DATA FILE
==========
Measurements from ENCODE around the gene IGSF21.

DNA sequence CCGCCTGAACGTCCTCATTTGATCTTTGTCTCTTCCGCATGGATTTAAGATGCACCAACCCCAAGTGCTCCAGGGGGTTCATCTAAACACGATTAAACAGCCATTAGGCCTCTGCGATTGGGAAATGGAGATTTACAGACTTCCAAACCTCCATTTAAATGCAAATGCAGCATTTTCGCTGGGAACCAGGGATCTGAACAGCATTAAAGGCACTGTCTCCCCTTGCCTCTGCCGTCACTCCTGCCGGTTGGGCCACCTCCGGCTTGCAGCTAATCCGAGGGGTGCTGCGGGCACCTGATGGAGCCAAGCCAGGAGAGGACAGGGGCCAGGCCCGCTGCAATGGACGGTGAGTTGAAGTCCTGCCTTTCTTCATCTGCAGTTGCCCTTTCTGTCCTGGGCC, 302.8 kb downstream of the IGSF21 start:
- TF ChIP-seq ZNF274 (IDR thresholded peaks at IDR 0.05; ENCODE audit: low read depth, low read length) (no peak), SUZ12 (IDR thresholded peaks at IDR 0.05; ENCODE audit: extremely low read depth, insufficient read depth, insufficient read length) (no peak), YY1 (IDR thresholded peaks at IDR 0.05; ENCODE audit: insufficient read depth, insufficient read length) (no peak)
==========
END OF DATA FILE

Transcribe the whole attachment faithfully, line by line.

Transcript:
Measurements from ENCODE around the gene IGSF21.

DNA sequence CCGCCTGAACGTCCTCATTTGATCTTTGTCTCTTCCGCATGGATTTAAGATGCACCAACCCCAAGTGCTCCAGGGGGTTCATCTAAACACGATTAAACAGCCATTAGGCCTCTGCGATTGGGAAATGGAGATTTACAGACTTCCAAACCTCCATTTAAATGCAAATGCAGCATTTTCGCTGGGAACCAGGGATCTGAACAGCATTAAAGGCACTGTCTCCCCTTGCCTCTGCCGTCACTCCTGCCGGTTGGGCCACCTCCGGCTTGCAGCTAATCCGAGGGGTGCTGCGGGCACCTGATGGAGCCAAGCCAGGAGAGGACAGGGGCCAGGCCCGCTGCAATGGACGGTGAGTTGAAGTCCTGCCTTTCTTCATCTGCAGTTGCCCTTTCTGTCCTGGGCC, 302.8 kb downstream of the IGSF21 start:
- TF ChIP-seq ZNF274 (IDR thresholded peaks at IDR 0.05; ENCODE audit: low read depth, low read length) (no peak), SUZ12 (IDR thresholded peaks at IDR 0.05; ENCODE audit: extremely low read depth, insufficient read depth, insufficient read length) (no peak), YY1 (IDR thresholded peaks at IDR 0.05; ENCODE audit: insufficient read depth, insufficient read length) (no peak)